Cabo Sunset

In Cabo San Lucas, the beach between Playa del Solmar and Land's End has a few rocky parts, and is a joy to scramble around. I was disappointed with the flat light prior to sunset, until the sun snuck below the upper cloud layer. This provided about 5 minutes of true sunset magic!

The First Jumbo

I'll be flying this weekend, but fortunately not on this airframe. It's Boeing 747-121 serial number 001, rusting away in a parking lot at the Museum of Flight. Boeing bet the company on the audacious scale of this jumbo jet, and has already produced 1418 of them. It will be exciting to see the upcoming 747-800.

Today I received a notification that a different itinerary has had schedule changes applied to it. Calling to confirm, I see that my future trip has grown to 9 segments! Due to the limitations of the booking engine, it was not originally possible to ticket such an extravagant routing. But sometimes the scheduling gods smile down upon you!

Top Pot Doughnuts

Yesterday's post reminded me that I haven't yet shown a Top Pot coffee. Let me correct that!

It may surprise that my typical reason for visiting Top Pot is for the coffee, not the doughnuts. Although not immune from the occasional mediocre coffee, Top Pot usually delivers a winner. If only Cafe Cugini was closer...

Scooting to Top Pot

I caught this security guard scooting down W Galer St last weekend. It must take fierce concentration to pilot a machine with such tiny wheels when it's wet out.

The outing was also an excellent opportunity to sample a new Top Pot Doughnuts location. Mmmmmm, doughnuts.

Lake Washington Blvd Metering

The A option for what to do with the Montlake Interchange through SR520's replacement has just been chosen. The proposed twinning of the Montlake drawbridge is the cheapest and least disruptive way of adding capacity to the strained interchange. Predictably, community groups oppose this plan; they would oppose any plan.

Here is the queue for the Lake Washington Blvd onramp from this morning. Metering slows the rate of entrance to SR520 eastbound.

Queen Anne Stairways

The Queen Anne neighborhood is quite hilly, like much of Seattle. The city constructed numerous stairways to allow pedestrian routes across sections of Queen Anne that are too steep for streets.

Oddly, this stairway doesn't actually go anywhere. The right of way at the bottom has disappeared! That might explain why the stairs were overrun with fall leaves and looked completely unmaintained.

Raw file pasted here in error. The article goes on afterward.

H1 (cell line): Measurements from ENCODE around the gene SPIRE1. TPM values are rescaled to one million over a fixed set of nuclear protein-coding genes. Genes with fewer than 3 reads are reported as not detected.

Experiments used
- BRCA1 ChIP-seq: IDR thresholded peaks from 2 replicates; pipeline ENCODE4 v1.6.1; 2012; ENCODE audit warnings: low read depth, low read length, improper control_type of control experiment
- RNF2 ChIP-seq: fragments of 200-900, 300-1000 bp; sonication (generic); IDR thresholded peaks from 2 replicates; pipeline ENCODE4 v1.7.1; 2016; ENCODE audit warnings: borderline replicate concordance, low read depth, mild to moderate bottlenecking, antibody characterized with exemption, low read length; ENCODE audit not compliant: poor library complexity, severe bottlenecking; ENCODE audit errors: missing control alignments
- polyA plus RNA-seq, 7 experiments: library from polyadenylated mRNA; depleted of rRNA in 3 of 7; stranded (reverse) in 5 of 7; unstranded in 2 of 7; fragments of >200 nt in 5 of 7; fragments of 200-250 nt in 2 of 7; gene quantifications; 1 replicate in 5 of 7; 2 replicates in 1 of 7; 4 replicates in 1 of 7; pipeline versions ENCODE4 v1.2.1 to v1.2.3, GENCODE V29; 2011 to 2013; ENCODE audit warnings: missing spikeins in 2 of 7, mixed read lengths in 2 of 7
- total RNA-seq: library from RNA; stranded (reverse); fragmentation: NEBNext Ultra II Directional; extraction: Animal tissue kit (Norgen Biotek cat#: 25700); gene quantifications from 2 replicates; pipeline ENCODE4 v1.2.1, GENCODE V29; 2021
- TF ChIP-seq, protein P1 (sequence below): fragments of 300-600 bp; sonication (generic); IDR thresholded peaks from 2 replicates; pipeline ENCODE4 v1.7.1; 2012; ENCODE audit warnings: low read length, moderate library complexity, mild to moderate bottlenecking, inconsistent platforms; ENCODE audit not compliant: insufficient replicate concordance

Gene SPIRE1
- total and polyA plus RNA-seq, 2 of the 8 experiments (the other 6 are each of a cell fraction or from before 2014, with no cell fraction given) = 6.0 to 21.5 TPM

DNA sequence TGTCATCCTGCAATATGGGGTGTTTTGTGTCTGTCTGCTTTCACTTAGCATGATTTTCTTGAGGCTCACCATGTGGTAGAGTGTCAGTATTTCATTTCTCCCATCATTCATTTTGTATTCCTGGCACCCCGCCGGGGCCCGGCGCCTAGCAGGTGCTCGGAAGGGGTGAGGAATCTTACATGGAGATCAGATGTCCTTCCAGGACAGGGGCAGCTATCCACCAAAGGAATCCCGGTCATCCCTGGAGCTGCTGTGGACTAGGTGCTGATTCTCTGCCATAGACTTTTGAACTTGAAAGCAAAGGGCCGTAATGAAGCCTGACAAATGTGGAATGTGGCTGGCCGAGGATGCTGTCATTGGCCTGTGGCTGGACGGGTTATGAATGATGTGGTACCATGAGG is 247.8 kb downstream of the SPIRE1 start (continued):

It's a little late for Halloween, but I can't resist showing one of this year's Jack-o'-Lanterns. A key design feature is the offset lid, to allow for adequate ventilation for the tea lights within.

We had a decent showing of neighborhood kids coming by for candy, including a boy whose father introduced himself as a previous tenant of our house!

Berlin Wall Segment

Building 33 at Microsoft in Redmond houses a segment of the Berlin Wall. It was donated to Bill Gates by Daimler-Benz AG in 1996, and is now a part of the Microsoft Art Collection. Yesterday marks 20 years since the wall fell, and the first time that travel restrictions for those in communist Eastern Europe were eased.

From my understanding of the wall's design, the grafitti on the wall face shown in this picture is from the eastern side.

Southlands Fall Walk

This afternoon as the rain cleared up, we went for a walk in Southlands, a neighborhood on the north shore of the Fraser River, facing the Vancouver airport. It is an area dense with horse paddocks and horse people, and we passed a number of riders on our walk.
This section of trail follows the boundary of the Musqueam Indian Reserve #2, and also follows a stormwater drain outwards to the Fraser.

Harbor Island

Here is a different perspective on Harbor Island, not long after takeoff from SeaTac aboard N598UA, a United 757-200. Both levels of the West Seattle Bridge are seen spanning the Duwamish waterway.

My thoughts are drawn to United today, as I had to reschedule a sequence of flights in January that now misconnect due to schedule changes. Examining the options carefully, I saw that there is an internationally configured 767-300 on ORD-DEN offering reasonable connections. The fare books into A (first suites), and there were just two seats left for sale on the flight in question.

The agent cheerfully refunded $3.60 per ticket, due to slightly different airport PFCs in the new routing. I did hear a bit about how inexpensive the fare was (6 segments in first class, $93.02 base fare).

Real Jardín Botánico de Madrid

The botanic gardens in central Madrid (Real Jardín Botánico) have an excellent collection of edible plants, bonsai, and landscaping plants from all corners of the earth. They've even got a recently-discovered Wollemi Pine from Australia, whose story I was unfamiliar with.

One of the two greenhouses includes a desert climate and was stocked with cacti. Afternoon sun and a vantage point from a walkway above the ground level allowed this picture.

3 and 2 Monitor Setup

Upon moving into a huge, vacant lab, I was instructed to "build a fort". Instead, I scavenged for hardware, and assembled this nice set of monitors. The amphitheater picture was a challenge to assemble, but I found that the result was worthwhile.

Unfortunately, a move and reorganization has required relinquishing the structure propping up the upper row, and my setup is now a simple row of five monitors in portrait orientation.

Fort Casey

Fort Casey on Whidbey Island is a boy's (and my) dream. It's a maze of pre-WWI bunkers, magazines, and emplacements for disappearing guns. The fort overlooks Admiralty Inlet, and could control all marine traffic destined for Seattle and Tacoma.